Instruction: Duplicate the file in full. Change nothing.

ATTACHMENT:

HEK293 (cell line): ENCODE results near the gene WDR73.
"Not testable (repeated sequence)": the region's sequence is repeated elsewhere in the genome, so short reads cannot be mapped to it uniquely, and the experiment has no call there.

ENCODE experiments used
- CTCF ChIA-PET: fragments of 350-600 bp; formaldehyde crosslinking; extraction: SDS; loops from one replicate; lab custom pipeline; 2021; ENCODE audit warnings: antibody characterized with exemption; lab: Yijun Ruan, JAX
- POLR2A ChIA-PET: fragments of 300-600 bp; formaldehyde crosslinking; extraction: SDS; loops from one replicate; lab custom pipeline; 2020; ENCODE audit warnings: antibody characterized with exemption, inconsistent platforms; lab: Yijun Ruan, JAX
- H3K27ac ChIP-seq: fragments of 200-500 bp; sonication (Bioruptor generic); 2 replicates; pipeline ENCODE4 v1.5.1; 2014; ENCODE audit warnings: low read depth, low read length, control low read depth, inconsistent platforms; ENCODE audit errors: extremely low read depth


HEK293 (cell line): ENCODE results near the gene WDR73.
"Not testable (repeated sequence)": the region's sequence is repeated elsewhere in the genome, so short reads cannot be mapped to it uniquely, and the experiment has no call there.

ENCODE experiments used
- CTCF ChIA-PET: fragments of 350-600 bp; formaldehyde crosslinking; extraction: SDS; loops from one replicate; lab custom pipeline; 2021; ENCODE audit warnings: antibody characterized with exemption; lab: Yijun Ruan, JAX
- POLR2A ChIA-PET: fragments of 300-600 bp; formaldehyde crosslinking; extraction: SDS; loops from one replicate; lab custom pipeline; 2020; ENCODE audit warnings: antibody characterized with exemption, inconsistent platforms; lab: Yijun Ruan, JAX
- H3K27ac ChIP-seq: fragments of 200-500 bp; sonication (Bioruptor generic); 2 replicates; pipeline ENCODE4 v1.5.1; 2014; ENCODE audit warnings: low read depth, low read length, control low read depth, inconsistent platforms; ENCODE audit errors: extremely low read depth